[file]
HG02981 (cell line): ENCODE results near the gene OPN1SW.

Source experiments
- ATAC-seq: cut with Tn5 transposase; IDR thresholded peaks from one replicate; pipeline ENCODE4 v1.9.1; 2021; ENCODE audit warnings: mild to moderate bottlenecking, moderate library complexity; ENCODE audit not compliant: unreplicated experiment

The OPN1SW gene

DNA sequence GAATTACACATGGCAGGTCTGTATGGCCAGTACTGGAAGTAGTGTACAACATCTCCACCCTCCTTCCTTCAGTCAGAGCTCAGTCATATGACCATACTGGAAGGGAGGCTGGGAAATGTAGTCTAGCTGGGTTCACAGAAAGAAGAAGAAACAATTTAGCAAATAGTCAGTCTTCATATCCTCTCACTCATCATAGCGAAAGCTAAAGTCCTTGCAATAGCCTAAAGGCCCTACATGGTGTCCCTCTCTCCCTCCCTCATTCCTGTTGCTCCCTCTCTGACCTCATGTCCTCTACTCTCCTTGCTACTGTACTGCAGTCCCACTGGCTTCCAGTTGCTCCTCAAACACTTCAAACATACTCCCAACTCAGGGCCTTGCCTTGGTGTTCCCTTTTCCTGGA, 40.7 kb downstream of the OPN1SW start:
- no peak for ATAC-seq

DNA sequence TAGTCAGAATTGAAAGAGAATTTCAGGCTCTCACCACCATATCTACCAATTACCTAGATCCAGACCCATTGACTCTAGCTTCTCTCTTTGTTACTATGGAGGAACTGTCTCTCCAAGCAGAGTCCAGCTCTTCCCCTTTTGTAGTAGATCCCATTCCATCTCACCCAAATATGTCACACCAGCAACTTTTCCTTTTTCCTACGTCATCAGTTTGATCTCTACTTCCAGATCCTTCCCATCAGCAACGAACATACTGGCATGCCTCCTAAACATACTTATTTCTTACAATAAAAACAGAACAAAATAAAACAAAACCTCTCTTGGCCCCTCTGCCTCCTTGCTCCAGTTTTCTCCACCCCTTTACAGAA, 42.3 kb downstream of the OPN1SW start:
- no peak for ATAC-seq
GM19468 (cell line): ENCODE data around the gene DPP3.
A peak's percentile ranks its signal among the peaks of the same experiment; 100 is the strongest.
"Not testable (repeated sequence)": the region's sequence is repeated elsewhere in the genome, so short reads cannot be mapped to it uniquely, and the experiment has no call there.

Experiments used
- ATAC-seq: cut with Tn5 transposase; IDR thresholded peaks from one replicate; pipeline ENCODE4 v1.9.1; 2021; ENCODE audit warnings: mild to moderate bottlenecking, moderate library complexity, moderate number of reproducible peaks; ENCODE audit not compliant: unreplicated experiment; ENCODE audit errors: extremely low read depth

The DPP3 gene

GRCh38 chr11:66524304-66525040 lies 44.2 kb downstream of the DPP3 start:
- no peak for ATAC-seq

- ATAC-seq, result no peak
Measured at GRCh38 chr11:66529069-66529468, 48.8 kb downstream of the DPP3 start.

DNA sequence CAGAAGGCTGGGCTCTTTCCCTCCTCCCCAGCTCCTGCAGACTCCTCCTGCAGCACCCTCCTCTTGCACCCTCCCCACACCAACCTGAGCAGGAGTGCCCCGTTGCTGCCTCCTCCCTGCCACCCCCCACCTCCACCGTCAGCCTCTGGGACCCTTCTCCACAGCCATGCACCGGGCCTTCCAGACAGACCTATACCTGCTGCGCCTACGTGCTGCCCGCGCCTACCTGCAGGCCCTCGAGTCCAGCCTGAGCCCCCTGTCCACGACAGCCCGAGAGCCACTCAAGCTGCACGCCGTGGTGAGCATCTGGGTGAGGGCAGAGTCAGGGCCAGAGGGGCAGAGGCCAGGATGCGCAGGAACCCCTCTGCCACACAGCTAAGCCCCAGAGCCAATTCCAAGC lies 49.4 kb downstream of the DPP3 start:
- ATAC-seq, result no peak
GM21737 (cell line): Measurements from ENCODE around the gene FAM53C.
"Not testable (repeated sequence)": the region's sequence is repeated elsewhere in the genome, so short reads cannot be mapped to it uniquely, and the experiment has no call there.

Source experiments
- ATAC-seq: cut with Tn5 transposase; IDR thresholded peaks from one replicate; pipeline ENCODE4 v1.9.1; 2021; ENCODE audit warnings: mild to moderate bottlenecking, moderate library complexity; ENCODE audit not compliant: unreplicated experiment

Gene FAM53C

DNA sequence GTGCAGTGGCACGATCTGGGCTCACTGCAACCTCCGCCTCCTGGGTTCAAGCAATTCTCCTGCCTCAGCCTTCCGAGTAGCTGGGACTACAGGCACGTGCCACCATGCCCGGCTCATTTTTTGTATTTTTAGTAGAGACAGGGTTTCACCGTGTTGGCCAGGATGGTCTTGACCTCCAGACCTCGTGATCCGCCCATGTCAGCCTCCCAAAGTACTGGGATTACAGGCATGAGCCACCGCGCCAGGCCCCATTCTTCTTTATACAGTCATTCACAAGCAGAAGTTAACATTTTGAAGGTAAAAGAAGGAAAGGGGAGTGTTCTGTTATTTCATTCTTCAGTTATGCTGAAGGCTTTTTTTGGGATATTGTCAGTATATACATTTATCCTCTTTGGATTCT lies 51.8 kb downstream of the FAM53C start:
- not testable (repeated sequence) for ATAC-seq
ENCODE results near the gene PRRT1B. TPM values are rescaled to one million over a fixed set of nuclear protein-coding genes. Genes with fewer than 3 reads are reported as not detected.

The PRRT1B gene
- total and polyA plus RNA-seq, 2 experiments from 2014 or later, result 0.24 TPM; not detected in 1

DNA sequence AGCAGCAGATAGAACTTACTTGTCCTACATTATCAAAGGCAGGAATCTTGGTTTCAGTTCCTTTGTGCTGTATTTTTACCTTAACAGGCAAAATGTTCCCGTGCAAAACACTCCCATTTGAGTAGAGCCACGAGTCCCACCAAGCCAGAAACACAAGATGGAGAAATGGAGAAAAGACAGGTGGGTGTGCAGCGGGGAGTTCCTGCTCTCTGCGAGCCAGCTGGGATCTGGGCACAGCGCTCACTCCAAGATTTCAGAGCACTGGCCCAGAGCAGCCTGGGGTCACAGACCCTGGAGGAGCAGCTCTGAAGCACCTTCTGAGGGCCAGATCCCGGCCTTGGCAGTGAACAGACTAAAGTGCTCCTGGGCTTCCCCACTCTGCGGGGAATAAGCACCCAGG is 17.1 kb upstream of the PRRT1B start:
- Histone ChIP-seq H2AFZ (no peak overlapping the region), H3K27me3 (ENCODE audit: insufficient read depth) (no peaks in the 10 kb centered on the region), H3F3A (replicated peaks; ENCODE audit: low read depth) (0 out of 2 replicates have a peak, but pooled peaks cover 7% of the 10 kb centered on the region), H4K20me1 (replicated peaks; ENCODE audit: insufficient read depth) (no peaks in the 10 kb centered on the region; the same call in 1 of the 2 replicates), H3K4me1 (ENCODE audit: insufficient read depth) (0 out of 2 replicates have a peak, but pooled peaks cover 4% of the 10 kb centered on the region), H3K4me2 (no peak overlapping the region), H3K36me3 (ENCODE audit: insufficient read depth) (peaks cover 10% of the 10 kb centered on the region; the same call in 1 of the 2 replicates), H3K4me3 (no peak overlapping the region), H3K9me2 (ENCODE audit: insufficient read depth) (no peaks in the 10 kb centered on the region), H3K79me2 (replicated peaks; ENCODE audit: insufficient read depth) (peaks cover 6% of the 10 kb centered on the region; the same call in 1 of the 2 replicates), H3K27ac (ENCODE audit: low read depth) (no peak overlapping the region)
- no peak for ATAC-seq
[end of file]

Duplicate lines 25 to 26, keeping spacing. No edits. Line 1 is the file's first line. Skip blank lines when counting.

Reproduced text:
Gene FAM53C

DNA sequence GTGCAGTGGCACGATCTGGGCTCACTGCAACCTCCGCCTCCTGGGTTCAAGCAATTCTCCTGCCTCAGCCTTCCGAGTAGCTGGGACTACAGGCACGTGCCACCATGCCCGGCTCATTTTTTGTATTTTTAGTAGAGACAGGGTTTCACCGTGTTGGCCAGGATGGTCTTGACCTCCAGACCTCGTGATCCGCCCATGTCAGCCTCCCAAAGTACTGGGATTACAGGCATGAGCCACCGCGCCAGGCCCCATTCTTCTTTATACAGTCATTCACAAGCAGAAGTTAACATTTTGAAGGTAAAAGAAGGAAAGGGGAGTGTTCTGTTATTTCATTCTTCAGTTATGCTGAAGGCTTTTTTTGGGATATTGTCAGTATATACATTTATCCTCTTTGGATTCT lies 51.8 kb downstream of the FAM53C start: